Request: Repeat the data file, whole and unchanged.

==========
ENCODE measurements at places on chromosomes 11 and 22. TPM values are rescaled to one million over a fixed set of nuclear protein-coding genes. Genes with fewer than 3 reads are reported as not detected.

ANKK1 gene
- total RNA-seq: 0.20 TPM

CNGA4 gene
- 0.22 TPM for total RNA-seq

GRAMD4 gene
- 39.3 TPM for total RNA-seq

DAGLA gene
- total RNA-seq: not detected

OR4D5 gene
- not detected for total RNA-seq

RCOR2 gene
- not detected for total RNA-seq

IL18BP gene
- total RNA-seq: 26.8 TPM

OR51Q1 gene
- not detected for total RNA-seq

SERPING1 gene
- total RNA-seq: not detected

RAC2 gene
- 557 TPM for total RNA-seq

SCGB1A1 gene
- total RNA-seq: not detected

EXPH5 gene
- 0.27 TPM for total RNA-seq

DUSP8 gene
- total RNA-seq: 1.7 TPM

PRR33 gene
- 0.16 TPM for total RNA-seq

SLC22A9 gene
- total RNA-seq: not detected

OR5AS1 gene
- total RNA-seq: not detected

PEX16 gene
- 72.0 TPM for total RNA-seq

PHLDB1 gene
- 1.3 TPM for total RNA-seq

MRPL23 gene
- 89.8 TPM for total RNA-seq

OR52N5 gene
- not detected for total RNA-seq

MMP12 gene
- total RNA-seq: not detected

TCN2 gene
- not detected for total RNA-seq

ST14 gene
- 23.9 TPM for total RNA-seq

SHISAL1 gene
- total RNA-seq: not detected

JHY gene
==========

ENCODE measurements at places on chromosomes 11 and 22. TPM values are rescaled to one million over a fixed set of nuclear protein-coding genes. Genes with fewer than 3 reads are reported as not detected.

ANKK1 gene
- total RNA-seq: 0.20 TPM

CNGA4 gene
- 0.22 TPM for total RNA-seq

GRAMD4 gene
- 39.3 TPM for total RNA-seq

DAGLA gene
- total RNA-seq: not detected

OR4D5 gene
- not detected for total RNA-seq

RCOR2 gene
- not detected for total RNA-seq

IL18BP gene
- total RNA-seq: 26.8 TPM

OR51Q1 gene
- not detected for total RNA-seq

SERPING1 gene
- total RNA-seq: not detected

RAC2 gene
- 557 TPM for total RNA-seq

SCGB1A1 gene
- total RNA-seq: not detected

EXPH5 gene
- 0.27 TPM for total RNA-seq

DUSP8 gene
- total RNA-seq: 1.7 TPM

PRR33 gene
- 0.16 TPM for total RNA-seq

SLC22A9 gene
- total RNA-seq: not detected

OR5AS1 gene
- total RNA-seq: not detected

PEX16 gene
- 72.0 TPM for total RNA-seq

PHLDB1 gene
- 1.3 TPM for total RNA-seq

MRPL23 gene
- 89.8 TPM for total RNA-seq

OR52N5 gene
- not detected for total RNA-seq

MMP12 gene
- total RNA-seq: not detected

TCN2 gene
- not detected for total RNA-seq

ST14 gene
- 23.9 TPM for total RNA-seq

SHISAL1 gene
- total RNA-seq: not detected

JHY gene